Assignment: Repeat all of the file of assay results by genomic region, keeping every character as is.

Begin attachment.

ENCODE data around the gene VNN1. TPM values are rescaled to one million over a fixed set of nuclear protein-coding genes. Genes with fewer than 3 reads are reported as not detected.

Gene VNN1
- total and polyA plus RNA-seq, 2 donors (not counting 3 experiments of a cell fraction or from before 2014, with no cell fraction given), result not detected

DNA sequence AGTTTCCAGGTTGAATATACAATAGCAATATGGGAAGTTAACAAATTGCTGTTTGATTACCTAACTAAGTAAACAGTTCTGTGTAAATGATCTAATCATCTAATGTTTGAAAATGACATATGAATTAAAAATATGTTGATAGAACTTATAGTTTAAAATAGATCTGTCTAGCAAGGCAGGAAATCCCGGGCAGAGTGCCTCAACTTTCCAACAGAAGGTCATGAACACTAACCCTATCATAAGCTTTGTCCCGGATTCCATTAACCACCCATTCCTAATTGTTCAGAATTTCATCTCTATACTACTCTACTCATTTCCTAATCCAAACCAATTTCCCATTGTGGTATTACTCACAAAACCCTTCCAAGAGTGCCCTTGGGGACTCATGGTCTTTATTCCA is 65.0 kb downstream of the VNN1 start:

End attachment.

ENCODE data around the gene VNN1. TPM values are rescaled to one million over a fixed set of nuclear protein-coding genes. Genes with fewer than 3 reads are reported as not detected.

Gene VNN1
- total and polyA plus RNA-seq, 2 donors (not counting 3 experiments of a cell fraction or from before 2014, with no cell fraction given), result not detected

DNA sequence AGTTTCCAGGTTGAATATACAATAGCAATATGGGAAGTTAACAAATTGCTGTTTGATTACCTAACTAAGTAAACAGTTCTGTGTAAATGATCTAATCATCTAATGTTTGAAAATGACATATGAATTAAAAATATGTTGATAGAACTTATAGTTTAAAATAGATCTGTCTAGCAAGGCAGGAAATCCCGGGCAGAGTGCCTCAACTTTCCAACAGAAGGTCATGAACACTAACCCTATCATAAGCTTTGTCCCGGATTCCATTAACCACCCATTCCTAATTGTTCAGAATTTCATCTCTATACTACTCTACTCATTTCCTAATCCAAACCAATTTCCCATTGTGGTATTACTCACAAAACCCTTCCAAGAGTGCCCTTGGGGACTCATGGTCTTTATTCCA is 65.0 kb downstream of the VNN1 start: